Removed the old gasket and old grommets (the grommets were a major pain, by the way), replaced with the new gaskets and grommets. Tacked the gasket in the channel with a few dabs of silicone here and there. Put everything back and torqued to spec 105 in-lbs. Tested it out, everything is nicely sealed.

Edit (2018/04/01): added some paint!

Not looking forward to the right side, since there are heater hoses and a bunch more stuff in the way. But it will be the next item to tackle.
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I do have a ratcheting wrench like that! Lucky me, I guess. Really not looking forward to messing with the heater hoses, I would rather just leave them be, things like this usually don't like being disturbed. I suppose what I really should do is just replace the hoses since I will be messing with them. More cash ... Just Empty Every Pocket.

great info and awesome stuff here. All the stuff you do I have had to do to my wj as well. Also to make life easier on the passenger side valve cover, if you don't have one I would consider a swivel/ratcheting box end 10mm. really helps in the back corner ones and the hard to reach.
It has been raining (badly needed) so I can't move the garage queen out to make room for WJ upgrades. Instead I have been reading the FSM, scouring this forum, watching videos, studying how to perform the front end suspension rebuild. In the meantime, parts have been arriving:

Moog tie rods & ends, Spicer ball joints. Control arms en route.

Never having done ball joints myself, I did not have a press, so I went to Harbor Freight to pick up a kit yesterday. Toying with the kit, I was having a hard time figuring out how this press was going to work with the WJ. My conclusion was that it was not going to work very well. Several forum posts that I read today backed that up, even saying that the HF press will bend because it is junk. What is worse is that installing the upper requires a receiver with an angled face to ensure it goes straight in, and the HF kit certainly does not have that. If you put in a ball joint slightly crooked, it will probably get damaged, and wind up being loose, sloppy, and dangerous. Then I finally found this post on page 5 or 6 of my search results:

So a big THANK YOU to texlurch for clearly listing the tools I need for this job:
OTC 7249 ball joint kit
OTC 7894 Jeep adapters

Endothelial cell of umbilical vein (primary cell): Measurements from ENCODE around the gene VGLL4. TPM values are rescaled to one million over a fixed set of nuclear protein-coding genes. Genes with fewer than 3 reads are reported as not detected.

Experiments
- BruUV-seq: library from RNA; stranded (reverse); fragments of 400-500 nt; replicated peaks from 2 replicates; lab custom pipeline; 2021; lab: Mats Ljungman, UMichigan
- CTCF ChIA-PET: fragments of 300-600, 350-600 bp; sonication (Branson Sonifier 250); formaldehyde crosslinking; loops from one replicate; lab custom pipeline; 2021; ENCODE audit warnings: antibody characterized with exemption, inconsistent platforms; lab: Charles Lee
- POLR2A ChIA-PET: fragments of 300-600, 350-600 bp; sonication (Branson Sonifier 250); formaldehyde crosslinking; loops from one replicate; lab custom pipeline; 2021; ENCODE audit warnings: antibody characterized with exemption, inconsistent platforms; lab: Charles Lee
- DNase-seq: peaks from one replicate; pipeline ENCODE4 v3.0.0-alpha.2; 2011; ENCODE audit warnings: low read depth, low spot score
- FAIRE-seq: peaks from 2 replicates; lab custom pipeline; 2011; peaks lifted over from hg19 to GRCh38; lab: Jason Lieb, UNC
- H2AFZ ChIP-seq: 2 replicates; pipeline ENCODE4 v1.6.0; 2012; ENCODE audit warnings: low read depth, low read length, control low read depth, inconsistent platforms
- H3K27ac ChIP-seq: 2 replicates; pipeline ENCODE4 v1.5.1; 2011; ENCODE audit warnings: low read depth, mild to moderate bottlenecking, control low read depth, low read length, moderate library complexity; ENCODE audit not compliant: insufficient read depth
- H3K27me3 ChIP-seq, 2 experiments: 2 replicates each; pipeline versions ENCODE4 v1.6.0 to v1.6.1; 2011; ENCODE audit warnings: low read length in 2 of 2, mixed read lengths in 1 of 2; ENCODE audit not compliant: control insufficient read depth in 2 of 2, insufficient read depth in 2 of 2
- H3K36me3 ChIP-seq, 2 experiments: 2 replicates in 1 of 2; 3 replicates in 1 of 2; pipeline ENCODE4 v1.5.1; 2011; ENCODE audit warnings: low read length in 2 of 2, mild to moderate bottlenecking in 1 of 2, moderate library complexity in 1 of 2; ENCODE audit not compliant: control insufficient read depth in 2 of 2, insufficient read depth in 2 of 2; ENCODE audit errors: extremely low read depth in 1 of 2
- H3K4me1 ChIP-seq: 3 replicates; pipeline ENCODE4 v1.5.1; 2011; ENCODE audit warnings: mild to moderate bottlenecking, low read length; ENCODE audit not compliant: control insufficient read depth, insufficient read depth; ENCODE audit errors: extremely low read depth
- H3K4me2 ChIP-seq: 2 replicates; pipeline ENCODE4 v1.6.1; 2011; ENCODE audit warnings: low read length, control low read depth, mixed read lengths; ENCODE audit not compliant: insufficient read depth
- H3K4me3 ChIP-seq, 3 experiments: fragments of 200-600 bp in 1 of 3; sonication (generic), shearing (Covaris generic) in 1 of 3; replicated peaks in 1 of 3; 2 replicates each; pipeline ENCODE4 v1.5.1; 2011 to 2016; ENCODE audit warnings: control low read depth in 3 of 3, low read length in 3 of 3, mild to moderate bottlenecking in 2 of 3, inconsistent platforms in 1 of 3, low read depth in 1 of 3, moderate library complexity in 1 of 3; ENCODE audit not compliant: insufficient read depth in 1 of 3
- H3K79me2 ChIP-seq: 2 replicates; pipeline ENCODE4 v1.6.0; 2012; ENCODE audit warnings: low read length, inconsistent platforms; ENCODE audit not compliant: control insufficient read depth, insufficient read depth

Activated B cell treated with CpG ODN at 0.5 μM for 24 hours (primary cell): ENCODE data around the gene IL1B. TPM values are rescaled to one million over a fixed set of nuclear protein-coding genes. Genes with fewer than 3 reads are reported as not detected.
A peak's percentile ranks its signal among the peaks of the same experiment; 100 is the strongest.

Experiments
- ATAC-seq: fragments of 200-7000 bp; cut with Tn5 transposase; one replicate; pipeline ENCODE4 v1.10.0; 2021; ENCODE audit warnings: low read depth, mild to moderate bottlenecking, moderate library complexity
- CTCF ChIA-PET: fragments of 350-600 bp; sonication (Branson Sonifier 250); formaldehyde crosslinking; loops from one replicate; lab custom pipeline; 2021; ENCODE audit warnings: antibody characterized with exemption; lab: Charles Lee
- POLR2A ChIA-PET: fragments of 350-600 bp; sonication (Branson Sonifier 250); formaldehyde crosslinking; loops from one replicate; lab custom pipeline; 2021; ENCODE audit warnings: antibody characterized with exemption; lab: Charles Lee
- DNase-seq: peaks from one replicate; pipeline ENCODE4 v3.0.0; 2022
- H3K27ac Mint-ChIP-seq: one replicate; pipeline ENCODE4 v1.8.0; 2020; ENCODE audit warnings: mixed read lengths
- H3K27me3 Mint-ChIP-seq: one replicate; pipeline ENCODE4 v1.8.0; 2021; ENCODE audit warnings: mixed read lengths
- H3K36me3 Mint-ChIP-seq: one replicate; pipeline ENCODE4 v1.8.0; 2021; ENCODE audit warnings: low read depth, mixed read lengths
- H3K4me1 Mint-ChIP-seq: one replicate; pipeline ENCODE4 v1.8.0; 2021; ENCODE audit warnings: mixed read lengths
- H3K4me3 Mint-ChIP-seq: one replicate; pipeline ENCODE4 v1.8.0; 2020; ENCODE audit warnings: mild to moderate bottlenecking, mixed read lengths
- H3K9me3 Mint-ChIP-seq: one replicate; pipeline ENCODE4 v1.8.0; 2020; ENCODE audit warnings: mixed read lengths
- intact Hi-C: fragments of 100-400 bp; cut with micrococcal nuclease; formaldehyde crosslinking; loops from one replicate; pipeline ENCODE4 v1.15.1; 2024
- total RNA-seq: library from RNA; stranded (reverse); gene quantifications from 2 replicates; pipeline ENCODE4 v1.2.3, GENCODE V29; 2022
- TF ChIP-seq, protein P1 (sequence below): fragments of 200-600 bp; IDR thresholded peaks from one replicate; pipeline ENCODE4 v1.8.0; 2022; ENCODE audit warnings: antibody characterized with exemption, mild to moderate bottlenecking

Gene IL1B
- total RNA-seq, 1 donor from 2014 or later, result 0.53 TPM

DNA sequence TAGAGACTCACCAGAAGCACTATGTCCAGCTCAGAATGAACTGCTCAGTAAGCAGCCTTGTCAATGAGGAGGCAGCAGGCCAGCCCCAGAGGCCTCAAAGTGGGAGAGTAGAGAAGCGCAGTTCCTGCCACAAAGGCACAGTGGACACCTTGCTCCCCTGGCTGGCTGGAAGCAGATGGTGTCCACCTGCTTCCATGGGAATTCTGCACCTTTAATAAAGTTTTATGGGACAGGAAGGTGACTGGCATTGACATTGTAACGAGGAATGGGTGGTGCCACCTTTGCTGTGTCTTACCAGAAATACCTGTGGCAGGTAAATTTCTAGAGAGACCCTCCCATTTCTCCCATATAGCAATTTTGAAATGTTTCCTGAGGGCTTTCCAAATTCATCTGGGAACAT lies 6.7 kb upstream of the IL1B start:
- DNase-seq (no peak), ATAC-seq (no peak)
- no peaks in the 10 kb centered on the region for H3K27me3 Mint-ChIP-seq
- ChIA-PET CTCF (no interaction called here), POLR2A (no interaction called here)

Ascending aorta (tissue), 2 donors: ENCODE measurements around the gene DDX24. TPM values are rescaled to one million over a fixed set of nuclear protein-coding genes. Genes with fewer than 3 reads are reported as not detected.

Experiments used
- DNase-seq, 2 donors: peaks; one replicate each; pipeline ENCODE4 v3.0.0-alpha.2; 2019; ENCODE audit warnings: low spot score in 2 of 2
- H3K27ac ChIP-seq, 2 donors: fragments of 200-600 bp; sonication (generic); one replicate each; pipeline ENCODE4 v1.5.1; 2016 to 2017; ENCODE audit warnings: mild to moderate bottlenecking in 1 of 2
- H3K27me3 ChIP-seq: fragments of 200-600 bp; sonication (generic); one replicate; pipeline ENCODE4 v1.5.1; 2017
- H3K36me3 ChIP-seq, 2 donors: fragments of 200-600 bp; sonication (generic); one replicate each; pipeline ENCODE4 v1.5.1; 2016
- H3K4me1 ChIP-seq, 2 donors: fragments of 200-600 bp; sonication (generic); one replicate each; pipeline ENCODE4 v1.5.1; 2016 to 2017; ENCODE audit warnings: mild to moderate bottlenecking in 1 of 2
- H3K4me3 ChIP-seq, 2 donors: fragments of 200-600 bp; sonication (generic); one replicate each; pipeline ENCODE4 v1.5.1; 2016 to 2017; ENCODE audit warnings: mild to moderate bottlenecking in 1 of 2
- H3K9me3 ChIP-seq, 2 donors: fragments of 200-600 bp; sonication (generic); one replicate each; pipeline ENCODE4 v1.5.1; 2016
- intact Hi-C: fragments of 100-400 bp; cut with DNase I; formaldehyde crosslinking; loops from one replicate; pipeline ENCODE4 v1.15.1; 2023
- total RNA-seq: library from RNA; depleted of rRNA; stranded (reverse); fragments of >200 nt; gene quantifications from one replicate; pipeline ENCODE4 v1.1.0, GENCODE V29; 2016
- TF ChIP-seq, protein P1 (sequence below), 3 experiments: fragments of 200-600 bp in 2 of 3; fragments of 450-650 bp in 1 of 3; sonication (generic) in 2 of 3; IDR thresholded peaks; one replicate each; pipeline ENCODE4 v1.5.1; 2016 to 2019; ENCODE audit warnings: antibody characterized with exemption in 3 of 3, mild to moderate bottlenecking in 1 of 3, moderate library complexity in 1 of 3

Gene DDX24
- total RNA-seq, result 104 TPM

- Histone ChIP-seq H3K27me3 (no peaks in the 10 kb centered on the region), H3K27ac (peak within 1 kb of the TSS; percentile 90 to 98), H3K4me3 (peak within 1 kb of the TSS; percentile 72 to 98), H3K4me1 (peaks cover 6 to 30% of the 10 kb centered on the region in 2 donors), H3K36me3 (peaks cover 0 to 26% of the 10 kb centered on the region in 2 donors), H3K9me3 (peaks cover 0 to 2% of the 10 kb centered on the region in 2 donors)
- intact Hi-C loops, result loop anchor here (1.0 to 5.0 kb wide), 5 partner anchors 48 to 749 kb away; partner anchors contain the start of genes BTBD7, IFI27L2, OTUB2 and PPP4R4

Ordered these tools from Amazon for just under $200 (ouch) and the HF kit ($113) is going back today. Better to have the right tools to do the job correctly than the wrong tools and have to do the job again. I read several discussions on this forum about redoing ball joint jobs several times before getting it right; I would rather not have to do it again!

There are also some good tips in this write-up from Stu's Offroad:

And thanks again to all the Jeep Forum users who have posted their war stories, writing down your experiences has helped arm me with the info I need to tackle these jobs!
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U can rent the tools at advance auto for price of tool and keep for 30 days , return and get all ur money back!
Thanks for the heads-up, I appreciate it. We don't have Advance around here, but we do have a CarQuest which is now part of the Advance family. After looking online at the ball joint tools they have, I think I am going to stick with the OTC kits I have on the way. Specifically, I do not see an equivalent for OTC 7894. Those adapters might be included in the kits, but I cannot tell from the description.

The O'Reilly near me has a similar loaner program, but they also do not have the angled receiver cup adapter, and they only let you borrow the tool for 3 days.
Very nice! I have to do this to mine. All but one of the 8 are broke on mine. By reading your thread makes me realize it was easier than I thought.
Glad my post was helpful to you! Yesterday the weather cleared so I got to work on the right bank electrical. But I got a late start and only managed to replace 3/4. There just isn't much room to work in there and the harness is very difficult to move around.

O'Reilly really let me down yesterday. I had to remove the PCV breather hose to find enough room to get at the fuel injectors. The hose split due to age when I tried to reinstall, so needed replacement. Seems O'Reilly does not carry PCV hose in bulk and only has a few specialty pieces. What kind of auto parts store does not stock hoses?
Right Side Valve Cover Gasket Replacement, 2002 4.7L WJ

Edit: I should really update this post. There is a better way to do this. Hint: unmount the TCM (or disconnect if you prefer) and fold the whole wiring harness on top of the engine. And remove coolant overflow reservoir for more room (easy to remove).